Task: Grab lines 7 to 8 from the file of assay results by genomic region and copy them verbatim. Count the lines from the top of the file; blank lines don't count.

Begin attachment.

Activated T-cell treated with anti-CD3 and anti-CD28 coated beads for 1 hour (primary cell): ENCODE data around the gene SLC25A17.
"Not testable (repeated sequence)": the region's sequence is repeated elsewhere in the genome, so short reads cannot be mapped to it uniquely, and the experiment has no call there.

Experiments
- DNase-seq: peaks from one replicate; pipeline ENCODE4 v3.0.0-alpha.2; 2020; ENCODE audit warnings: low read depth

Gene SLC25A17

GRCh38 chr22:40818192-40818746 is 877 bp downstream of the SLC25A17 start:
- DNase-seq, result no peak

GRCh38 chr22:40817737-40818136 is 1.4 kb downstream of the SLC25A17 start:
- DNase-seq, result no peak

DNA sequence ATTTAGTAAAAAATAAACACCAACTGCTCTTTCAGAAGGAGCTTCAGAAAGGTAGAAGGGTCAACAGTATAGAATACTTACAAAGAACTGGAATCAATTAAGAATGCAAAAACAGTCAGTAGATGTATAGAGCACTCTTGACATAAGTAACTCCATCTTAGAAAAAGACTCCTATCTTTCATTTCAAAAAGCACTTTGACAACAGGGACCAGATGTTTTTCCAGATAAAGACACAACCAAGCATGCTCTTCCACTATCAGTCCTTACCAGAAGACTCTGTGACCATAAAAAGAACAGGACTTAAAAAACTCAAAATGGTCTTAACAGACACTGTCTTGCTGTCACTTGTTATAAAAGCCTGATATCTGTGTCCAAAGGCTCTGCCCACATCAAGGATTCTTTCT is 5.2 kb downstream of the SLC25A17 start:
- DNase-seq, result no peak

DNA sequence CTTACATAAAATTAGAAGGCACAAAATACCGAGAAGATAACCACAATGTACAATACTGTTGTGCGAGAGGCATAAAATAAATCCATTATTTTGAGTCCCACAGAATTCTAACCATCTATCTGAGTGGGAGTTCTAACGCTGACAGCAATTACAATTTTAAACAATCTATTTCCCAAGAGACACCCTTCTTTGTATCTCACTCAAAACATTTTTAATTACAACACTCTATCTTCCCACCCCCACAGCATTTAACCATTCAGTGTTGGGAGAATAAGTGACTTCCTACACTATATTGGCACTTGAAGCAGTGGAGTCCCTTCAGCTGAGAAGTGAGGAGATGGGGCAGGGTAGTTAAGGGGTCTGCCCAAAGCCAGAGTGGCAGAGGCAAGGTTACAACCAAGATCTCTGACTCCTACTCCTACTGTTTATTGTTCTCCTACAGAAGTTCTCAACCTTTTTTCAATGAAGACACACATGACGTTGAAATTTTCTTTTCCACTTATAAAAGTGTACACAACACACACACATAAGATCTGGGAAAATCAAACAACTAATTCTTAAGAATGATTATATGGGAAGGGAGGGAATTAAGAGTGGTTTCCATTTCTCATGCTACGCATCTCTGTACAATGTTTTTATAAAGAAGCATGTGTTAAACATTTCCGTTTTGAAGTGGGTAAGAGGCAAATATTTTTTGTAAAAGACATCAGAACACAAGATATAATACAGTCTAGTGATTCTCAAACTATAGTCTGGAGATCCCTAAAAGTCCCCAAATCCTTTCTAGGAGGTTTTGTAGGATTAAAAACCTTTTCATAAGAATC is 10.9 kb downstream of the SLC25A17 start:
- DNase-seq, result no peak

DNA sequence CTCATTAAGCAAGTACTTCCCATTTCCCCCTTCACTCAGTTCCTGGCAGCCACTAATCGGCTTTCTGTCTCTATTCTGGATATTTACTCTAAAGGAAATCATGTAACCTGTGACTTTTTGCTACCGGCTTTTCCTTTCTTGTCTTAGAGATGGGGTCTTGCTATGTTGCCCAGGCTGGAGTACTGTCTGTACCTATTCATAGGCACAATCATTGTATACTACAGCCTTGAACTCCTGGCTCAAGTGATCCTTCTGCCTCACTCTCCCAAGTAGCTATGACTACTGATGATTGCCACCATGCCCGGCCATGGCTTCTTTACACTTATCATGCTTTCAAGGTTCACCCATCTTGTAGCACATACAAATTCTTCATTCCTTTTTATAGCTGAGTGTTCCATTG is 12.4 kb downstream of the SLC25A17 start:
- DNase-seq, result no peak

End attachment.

- DNase-seq, result no peak

GRCh38 chr22:40817737-40818136 is 1.4 kb downstream of the SLC25A17 start: